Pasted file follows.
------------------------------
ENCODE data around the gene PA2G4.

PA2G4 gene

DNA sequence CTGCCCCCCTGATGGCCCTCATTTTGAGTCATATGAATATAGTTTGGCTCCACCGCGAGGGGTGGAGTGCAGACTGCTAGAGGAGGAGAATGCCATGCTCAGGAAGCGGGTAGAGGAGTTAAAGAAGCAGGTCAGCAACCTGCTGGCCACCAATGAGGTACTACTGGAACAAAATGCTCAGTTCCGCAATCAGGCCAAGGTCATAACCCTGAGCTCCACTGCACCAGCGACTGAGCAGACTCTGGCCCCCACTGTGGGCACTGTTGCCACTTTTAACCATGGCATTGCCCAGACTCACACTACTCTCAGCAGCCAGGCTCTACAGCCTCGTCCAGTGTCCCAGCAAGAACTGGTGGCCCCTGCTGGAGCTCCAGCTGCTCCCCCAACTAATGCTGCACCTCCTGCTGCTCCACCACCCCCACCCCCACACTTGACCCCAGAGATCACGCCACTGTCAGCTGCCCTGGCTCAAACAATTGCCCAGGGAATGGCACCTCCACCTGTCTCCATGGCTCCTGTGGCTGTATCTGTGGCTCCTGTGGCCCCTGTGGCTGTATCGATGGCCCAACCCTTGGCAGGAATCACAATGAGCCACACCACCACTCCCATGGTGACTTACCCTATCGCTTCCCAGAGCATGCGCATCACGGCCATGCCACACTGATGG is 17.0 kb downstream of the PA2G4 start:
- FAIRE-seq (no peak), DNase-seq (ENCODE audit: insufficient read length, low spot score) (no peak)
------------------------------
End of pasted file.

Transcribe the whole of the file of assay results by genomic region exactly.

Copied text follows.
ENCODE data around the gene PA2G4.

PA2G4 gene

DNA sequence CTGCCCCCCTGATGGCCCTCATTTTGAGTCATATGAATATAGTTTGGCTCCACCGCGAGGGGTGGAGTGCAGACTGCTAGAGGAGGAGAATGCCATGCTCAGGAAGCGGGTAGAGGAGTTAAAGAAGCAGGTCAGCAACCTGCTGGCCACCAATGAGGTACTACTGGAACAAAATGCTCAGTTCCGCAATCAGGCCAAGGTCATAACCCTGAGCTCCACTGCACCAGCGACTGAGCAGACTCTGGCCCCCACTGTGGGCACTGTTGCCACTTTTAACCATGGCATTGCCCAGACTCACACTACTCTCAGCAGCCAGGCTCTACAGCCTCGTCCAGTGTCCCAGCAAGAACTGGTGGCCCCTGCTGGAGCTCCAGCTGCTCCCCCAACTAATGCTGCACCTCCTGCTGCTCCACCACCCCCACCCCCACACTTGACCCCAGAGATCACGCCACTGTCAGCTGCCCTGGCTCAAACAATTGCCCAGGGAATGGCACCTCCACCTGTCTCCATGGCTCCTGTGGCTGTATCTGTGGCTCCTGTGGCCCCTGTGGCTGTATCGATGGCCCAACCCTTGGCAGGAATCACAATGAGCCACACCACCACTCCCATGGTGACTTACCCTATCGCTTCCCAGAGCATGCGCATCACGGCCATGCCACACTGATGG is 17.0 kb downstream of the PA2G4 start:
- FAIRE-seq (no peak), DNase-seq (ENCODE audit: insufficient read length, low spot score) (no peak)